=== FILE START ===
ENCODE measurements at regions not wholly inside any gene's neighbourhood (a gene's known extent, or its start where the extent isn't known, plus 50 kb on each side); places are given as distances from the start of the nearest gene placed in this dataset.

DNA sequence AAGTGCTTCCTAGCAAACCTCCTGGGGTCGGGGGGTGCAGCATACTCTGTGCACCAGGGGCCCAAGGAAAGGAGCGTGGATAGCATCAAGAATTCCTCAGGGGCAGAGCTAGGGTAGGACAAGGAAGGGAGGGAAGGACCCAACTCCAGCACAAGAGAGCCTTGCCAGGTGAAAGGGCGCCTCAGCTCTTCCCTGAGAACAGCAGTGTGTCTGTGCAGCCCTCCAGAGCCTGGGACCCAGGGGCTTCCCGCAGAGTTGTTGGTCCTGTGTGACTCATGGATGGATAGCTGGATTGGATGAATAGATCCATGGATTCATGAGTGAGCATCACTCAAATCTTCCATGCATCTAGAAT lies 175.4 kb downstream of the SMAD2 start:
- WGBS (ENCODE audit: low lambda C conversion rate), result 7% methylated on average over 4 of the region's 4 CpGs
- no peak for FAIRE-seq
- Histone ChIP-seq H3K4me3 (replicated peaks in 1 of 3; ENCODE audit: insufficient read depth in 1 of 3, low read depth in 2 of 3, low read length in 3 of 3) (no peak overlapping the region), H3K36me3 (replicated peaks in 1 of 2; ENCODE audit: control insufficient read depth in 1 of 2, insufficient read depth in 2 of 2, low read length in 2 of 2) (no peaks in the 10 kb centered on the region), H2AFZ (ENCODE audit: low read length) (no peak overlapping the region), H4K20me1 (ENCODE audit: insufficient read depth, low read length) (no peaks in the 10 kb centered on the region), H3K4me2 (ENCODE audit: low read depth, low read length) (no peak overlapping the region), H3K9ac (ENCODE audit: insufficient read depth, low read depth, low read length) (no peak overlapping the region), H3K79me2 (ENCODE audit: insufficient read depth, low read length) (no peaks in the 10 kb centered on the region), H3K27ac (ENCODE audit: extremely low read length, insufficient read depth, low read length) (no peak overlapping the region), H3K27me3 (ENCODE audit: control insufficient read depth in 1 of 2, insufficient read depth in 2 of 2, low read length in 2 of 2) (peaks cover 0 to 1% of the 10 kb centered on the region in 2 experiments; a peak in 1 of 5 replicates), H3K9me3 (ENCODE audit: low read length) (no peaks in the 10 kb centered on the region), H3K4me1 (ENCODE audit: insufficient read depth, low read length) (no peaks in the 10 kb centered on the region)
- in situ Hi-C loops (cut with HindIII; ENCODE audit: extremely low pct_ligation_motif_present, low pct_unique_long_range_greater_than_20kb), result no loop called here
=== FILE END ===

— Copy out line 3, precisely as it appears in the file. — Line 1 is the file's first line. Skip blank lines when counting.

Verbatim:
- WGBS (ENCODE audit: low lambda C conversion rate), result 7% methylated on average over 4 of the region's 4 CpGs